1.    31 May 2016 #1
    Join Date : Dec 2015
    California, USA
    Posts : 159
    Windows 10 Pro

    Joined two Win installed in boot menu, one seems to "depend" on other


    I'm not sure that I'm describing this right, so please help me out with the description if necessary.

    I have two Win 7 installs that I plan to upgrade to Win 10. Each is on a separate physical drive, one SSD and one HDD. Thanks to good advice in this forum, I used bcdboot so that both of them are included in the same boot menu.

    OK, so my TEST install was active and my PRODUCTION install was not active. Or so I thought. As an experiment, I changed the drive letter of the PRODUCTION install from C: to K and Windows complained, saying that Drive C was being used.. And then Skype shut down. (Huh?)

    So what happened?

    My goal is to have two (... or three) Win 10 installs that are all included in one boot menu for convenience, but which should be isolated from each other. That way, I can do experimental downloads and general testing without messing up my PRODUCTION install.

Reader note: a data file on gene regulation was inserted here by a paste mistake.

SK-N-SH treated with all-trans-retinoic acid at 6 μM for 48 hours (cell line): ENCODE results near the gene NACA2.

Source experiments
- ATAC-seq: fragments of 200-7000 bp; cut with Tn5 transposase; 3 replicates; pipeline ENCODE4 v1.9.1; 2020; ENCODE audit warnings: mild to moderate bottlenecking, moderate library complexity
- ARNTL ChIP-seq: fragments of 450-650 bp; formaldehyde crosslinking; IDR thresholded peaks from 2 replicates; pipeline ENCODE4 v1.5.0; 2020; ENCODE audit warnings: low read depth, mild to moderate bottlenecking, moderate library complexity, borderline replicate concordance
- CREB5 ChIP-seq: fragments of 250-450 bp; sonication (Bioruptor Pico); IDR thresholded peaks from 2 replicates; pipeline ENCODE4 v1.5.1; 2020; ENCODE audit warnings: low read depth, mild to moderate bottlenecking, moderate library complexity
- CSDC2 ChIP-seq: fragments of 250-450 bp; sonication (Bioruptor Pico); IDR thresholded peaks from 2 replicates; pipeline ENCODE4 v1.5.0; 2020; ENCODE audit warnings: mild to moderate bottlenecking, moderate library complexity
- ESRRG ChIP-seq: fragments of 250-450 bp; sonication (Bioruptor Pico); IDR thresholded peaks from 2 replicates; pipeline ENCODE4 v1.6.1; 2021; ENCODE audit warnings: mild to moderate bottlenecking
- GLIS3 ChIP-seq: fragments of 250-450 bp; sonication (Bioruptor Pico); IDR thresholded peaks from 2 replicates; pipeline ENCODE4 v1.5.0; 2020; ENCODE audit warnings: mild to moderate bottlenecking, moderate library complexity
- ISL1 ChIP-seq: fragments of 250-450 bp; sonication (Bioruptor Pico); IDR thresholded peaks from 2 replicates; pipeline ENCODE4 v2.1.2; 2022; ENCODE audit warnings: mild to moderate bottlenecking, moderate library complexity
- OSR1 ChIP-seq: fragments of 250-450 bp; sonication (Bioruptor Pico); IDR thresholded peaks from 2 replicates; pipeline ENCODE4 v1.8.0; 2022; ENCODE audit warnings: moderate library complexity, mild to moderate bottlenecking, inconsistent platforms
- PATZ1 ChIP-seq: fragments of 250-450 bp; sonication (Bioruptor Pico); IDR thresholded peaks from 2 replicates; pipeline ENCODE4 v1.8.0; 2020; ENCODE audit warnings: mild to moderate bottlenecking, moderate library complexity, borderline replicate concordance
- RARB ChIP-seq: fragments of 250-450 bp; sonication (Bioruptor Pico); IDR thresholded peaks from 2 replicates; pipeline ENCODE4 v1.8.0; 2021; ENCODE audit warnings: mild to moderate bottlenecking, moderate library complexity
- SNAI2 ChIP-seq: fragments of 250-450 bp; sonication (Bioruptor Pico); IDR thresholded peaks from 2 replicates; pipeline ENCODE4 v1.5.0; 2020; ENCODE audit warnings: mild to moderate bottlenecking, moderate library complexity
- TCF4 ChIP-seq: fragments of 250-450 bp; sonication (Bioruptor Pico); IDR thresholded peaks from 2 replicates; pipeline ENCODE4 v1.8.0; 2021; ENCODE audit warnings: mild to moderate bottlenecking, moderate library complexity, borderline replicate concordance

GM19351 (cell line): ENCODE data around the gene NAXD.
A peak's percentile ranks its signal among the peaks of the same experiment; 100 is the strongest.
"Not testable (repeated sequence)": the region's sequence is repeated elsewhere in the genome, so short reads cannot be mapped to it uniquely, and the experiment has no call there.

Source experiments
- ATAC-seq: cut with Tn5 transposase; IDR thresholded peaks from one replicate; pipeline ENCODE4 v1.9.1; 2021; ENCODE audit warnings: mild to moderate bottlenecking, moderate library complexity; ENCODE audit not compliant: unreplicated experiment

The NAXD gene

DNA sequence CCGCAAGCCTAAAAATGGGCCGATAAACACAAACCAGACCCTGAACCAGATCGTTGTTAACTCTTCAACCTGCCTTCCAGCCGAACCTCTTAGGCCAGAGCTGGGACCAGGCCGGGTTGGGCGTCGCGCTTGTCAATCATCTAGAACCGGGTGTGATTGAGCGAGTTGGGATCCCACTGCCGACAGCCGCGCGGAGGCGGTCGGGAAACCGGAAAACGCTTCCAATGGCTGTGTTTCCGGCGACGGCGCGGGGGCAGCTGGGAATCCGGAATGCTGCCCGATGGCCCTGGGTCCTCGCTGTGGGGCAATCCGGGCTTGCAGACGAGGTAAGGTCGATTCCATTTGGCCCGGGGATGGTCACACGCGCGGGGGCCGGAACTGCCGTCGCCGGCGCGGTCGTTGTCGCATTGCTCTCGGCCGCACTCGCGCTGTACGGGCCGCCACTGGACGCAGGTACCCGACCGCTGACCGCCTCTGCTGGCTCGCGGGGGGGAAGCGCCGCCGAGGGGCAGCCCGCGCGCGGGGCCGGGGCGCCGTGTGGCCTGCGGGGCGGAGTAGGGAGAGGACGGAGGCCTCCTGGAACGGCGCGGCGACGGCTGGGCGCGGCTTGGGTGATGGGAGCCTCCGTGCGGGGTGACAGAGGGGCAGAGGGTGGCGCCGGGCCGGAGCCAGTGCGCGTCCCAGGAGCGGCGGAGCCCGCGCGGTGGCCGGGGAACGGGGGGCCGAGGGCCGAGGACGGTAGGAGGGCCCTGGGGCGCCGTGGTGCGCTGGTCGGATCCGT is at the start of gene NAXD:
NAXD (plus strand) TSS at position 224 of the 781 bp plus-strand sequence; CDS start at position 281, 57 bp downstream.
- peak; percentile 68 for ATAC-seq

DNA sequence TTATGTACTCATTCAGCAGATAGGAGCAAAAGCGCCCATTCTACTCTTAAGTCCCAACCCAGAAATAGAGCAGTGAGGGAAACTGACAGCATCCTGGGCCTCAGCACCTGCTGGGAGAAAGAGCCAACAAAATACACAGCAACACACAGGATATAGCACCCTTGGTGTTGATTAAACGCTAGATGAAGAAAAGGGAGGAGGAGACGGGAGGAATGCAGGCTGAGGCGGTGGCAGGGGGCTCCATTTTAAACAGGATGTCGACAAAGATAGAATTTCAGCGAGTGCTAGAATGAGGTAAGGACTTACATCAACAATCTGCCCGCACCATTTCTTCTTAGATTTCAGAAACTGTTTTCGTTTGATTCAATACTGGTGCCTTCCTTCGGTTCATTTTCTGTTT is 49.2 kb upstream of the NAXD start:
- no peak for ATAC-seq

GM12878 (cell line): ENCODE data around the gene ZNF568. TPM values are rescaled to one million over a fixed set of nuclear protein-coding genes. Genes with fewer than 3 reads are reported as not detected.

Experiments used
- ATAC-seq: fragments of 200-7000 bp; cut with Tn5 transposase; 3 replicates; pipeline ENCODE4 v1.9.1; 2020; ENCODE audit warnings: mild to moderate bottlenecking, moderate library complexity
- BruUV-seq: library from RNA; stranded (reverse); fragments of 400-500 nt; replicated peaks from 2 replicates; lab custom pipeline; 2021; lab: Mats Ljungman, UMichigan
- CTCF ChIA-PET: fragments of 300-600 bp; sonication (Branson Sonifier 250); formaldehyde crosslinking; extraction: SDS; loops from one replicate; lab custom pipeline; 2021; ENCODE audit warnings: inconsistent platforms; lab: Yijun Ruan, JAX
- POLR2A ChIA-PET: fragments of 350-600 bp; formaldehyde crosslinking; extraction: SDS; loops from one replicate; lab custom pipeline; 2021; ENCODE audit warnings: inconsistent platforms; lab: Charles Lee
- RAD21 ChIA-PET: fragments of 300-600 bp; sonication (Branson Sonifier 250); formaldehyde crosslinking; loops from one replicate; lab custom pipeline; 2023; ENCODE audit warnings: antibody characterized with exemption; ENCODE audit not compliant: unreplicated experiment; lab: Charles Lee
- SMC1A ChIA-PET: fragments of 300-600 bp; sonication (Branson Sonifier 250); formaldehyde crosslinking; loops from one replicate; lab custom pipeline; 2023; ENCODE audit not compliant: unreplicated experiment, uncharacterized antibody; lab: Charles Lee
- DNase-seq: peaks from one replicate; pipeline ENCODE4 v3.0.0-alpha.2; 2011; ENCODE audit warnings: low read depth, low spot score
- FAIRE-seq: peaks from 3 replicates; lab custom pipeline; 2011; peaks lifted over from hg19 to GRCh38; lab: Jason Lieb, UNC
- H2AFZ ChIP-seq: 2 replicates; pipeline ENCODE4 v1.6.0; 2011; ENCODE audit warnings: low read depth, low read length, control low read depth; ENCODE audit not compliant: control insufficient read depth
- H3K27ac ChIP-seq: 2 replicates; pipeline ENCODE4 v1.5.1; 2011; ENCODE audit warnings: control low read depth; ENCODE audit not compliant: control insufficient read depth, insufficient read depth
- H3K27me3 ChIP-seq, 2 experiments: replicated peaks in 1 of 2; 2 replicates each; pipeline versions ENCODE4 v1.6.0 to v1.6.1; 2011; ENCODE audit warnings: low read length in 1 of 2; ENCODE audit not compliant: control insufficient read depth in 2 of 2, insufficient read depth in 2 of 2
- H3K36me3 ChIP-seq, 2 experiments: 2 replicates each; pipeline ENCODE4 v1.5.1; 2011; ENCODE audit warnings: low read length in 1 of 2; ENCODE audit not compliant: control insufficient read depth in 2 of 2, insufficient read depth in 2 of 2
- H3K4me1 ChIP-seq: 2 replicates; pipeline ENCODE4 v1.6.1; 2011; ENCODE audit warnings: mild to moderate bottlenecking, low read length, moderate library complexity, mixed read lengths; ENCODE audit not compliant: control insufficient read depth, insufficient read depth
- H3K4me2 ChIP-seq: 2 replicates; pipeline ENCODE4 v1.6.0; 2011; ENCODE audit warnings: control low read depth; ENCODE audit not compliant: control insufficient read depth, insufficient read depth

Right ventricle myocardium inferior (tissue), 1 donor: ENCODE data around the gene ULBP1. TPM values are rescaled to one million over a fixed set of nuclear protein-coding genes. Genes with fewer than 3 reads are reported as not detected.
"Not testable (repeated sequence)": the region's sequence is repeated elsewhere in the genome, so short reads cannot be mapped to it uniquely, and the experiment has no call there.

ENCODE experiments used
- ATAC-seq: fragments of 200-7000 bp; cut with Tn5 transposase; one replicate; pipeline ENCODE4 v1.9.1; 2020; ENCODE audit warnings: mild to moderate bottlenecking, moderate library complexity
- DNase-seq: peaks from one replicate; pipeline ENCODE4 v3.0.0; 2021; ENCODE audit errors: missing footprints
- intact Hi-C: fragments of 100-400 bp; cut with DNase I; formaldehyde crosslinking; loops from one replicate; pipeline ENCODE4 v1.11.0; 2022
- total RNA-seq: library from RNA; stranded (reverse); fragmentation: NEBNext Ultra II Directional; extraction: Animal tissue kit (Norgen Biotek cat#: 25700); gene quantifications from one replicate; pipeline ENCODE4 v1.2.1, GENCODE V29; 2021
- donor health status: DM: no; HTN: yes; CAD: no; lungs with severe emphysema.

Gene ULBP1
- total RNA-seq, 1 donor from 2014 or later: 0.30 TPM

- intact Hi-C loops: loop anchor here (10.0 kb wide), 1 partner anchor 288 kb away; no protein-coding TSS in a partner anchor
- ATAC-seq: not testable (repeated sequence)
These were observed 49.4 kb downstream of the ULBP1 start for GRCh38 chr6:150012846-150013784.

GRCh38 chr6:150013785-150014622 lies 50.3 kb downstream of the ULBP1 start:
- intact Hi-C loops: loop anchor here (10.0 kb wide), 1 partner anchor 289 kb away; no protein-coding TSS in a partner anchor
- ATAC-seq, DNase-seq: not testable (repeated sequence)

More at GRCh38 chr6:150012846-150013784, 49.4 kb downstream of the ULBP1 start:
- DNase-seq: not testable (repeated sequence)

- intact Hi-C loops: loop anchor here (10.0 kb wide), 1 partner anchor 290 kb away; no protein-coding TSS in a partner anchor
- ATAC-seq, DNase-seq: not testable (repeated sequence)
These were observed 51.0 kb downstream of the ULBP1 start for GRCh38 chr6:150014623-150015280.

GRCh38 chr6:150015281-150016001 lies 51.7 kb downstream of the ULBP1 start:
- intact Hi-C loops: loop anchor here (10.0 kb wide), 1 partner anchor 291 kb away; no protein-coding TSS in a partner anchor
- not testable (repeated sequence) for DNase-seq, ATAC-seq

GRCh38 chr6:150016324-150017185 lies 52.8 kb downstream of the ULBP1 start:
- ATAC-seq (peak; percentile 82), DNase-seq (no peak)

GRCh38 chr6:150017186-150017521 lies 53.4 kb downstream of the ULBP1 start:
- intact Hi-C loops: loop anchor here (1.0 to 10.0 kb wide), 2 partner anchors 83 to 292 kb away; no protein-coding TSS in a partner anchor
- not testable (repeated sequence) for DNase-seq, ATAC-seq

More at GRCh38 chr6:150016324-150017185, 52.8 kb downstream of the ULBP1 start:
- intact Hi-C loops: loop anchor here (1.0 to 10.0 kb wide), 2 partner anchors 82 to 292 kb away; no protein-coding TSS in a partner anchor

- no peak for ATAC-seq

x509
      My ComputersSystem Spec
  2.    31 May 2016 #2
    Join Date : Jul 2015
    Posts : 9,552
    Windows 10 Pro

    Under normal conditions, whichever Windows you are booted into at the time gets the C: drive. When you attempted to change the PRODUCTION install from C: to K:, it was in use - because that is why it was C: to begin with - because that is what you were booted into at the time.

    Let's say you have a second Windows installation that is currently D: drive. When you run the bcdboot D:\Windows command to add it to the boot menu, it does not actually add the D: drive letter to the boot menu, it adds the GUID of the partition that is marked as D: drive to the boot menu. Then when you select that Windows to boot into, it gets C: drive letter. It does not retain the D: drive letter that it had when you added it to the boot menu.

    Best thing to do is to add volume labels to your partitions so you always know exactly which partition has the C: drive letter at the time.